Psychiatric Annals

Editorial 

Syndromes and Disorders Versus Symptom Dimensions

Jan Fawcett, MD

Abstract

This New Year's edition of Psychiatric Annals has as its focus schizophrenia comorbidity, guest edited by Dr. Michael Y. Hwang. An interesting topic raised in this series of articles is the question of the most useful characterization of schizophrenia — whether as a disorder of syndrome or viewing symptom dimensions to both define the disorder and guide treatment decisions.

Symptom dimensions is a topic that comes up across the range of the disorders we treat. Biological markers seem to correlate best, and pharmacologic treatment decisions seem to be guided primarily by symptom dimensions rather than syndromatic disorders. Depression, anxiety, agitation, psychosis, impulsivity, cognitive impairment, executive functioning, and sleep problems — just to name a few — occur across diagnoses and are addressed specifically with various medications across diagnoses. Even genetic findings may turn out to correlate with symptom dimensions better than with diagnoses.

We try very hard to hang on to diagnostic categories in an attempt to be compatible with medical diagnosis, even though biological measures and psychopharmacologic response may better correlate with symptom dimensions. Perhaps we need some kind of mixed or dual classification, even if that doesn't sound like it would meet the criteria of Occam's razor. It's an interesting question to ponder for the New Year.

I hope I'll see you at the third annual Psychiatric Annals Symposium, this year on the subject of treatment-resistant and bipolar depression. The meeting will be New York City April 1–3. It's a good time to take inventory of how we're spending our precious time as a New Year dawns — and to make some decisions on how we might live it more fully. For more information, including how to register, see the advertisement on pages 26 and 27 of this issue.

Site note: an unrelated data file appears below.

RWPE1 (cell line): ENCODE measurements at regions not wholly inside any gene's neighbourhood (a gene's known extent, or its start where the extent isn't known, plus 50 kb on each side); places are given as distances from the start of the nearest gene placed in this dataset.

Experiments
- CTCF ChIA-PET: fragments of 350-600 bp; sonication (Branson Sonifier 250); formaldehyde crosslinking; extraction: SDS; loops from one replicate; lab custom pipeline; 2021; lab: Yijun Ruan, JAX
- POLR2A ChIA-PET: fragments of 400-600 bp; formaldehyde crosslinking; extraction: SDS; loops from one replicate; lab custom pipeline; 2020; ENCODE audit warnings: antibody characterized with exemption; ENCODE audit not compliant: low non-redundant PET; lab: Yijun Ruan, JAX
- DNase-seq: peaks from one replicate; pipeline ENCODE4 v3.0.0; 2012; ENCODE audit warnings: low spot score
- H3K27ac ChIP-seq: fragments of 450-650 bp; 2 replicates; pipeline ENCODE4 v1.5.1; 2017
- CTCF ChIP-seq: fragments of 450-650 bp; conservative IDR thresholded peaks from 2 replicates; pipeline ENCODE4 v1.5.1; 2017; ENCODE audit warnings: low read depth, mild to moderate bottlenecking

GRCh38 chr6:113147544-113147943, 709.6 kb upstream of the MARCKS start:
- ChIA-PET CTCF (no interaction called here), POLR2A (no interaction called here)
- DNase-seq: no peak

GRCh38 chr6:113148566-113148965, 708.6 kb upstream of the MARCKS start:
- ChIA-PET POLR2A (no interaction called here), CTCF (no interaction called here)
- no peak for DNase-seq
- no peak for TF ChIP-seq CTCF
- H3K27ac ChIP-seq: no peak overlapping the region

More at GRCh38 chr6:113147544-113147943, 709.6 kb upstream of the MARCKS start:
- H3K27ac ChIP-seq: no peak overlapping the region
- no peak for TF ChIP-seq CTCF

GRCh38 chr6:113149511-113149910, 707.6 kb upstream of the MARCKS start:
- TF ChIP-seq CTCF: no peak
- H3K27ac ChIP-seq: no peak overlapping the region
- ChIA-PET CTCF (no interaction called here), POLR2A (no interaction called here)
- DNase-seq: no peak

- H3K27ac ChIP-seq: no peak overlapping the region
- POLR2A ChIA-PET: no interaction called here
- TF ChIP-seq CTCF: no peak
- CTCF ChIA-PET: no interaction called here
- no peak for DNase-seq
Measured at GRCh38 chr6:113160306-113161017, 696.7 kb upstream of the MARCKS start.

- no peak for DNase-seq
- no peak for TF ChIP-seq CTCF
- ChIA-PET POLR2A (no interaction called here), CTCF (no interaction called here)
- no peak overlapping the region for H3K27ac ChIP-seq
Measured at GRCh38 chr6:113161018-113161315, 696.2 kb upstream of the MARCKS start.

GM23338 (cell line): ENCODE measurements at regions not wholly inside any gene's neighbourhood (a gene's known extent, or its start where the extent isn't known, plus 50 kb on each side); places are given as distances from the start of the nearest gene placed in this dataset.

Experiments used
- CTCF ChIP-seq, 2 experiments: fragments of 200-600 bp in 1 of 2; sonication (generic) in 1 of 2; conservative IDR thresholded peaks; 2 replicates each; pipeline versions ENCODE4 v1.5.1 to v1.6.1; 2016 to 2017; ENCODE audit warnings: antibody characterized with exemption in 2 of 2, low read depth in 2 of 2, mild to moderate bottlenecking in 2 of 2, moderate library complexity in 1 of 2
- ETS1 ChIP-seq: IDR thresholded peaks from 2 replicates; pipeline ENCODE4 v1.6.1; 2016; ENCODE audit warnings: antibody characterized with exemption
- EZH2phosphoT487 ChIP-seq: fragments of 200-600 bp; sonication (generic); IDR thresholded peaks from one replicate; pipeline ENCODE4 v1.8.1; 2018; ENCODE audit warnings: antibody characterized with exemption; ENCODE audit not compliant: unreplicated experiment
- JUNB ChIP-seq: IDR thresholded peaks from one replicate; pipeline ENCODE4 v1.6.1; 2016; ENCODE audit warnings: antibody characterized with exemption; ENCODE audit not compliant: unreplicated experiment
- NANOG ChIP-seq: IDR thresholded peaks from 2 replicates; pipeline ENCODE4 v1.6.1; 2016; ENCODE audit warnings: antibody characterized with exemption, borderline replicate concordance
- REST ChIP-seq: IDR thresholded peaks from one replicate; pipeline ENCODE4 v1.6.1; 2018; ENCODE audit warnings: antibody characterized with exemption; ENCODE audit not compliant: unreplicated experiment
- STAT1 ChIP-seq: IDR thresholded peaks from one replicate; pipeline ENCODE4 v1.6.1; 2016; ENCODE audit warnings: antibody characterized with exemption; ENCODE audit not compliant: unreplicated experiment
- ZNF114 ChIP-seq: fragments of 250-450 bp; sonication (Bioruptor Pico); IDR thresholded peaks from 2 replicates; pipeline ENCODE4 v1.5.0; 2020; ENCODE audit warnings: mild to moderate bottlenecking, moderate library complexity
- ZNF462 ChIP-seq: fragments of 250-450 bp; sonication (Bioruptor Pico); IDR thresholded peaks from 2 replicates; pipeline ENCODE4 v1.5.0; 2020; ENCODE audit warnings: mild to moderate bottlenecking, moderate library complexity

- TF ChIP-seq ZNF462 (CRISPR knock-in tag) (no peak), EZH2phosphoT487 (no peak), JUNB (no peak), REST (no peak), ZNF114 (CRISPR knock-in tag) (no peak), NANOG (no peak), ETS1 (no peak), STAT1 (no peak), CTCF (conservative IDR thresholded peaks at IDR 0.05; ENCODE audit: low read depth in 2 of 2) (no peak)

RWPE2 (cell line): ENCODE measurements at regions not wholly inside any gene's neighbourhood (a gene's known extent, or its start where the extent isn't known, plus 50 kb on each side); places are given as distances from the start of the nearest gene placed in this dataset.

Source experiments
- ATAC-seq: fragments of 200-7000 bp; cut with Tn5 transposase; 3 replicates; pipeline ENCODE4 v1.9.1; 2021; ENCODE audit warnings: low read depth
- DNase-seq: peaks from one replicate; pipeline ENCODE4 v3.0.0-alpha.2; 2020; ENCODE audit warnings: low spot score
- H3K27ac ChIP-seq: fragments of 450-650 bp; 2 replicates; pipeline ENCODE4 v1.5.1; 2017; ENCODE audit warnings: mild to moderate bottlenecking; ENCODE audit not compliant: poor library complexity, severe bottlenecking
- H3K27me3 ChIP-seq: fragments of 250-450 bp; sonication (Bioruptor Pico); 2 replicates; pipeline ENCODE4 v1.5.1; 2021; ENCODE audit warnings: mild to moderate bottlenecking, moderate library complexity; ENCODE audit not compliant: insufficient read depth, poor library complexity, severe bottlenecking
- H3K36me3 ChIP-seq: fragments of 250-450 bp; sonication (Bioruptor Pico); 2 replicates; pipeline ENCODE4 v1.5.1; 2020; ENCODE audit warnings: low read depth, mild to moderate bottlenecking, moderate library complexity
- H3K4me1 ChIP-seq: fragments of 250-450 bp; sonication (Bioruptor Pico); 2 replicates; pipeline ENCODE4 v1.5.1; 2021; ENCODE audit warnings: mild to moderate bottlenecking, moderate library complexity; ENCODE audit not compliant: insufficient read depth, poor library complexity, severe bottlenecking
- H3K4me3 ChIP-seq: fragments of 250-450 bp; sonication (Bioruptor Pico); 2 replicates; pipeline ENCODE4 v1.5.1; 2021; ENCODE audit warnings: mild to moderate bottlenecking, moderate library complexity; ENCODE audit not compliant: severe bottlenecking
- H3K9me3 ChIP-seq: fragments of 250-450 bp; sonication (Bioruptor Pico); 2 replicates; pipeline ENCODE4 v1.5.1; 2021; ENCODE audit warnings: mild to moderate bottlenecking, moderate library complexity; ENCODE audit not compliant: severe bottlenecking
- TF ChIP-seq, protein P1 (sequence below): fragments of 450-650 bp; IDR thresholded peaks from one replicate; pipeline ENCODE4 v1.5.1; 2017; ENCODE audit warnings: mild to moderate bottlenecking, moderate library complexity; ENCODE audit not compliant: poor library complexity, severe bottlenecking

A healthy New Year to you and yours!…

This New Year's edition of Psychiatric Annals has as its focus schizophrenia comorbidity, guest edited by Dr. Michael Y. Hwang. An interesting topic raised in this series of articles is the question of the most useful characterization of schizophrenia — whether as a disorder of syndrome or viewing symptom dimensions to both define the disorder and guide treatment decisions.

Symptom dimensions is a topic that comes up across the range of the disorders we treat. Biological markers seem to correlate best, and pharmacologic treatment decisions seem to be guided primarily by symptom dimensions rather than syndromatic disorders. Depression, anxiety, agitation, psychosis, impulsivity, cognitive impairment, executive functioning, and sleep problems — just to name a few — occur across diagnoses and are addressed specifically with various medications across diagnoses. Even genetic findings may turn out to correlate with symptom dimensions better than with diagnoses.

We try very hard to hang on to diagnostic categories in an attempt to be compatible with medical diagnosis, even though biological measures and psychopharmacologic response may better correlate with symptom dimensions. Perhaps we need some kind of mixed or dual classification, even if that doesn't sound like it would meet the criteria of Occam's razor. It's an interesting question to ponder for the New Year.

Symposium Reminder

I hope I'll see you at the third annual Psychiatric Annals Symposium, this year on the subject of treatment-resistant and bipolar depression. The meeting will be New York City April 1–3. It's a good time to take inventory of how we're spending our precious time as a New Year dawns — and to make some decisions on how we might live it more fully. For more information, including how to register, see the advertisement on pages 26 and 27 of this issue.

A healthy New Year to you and yours!

Authors

10.3928/00485713-20050101-01

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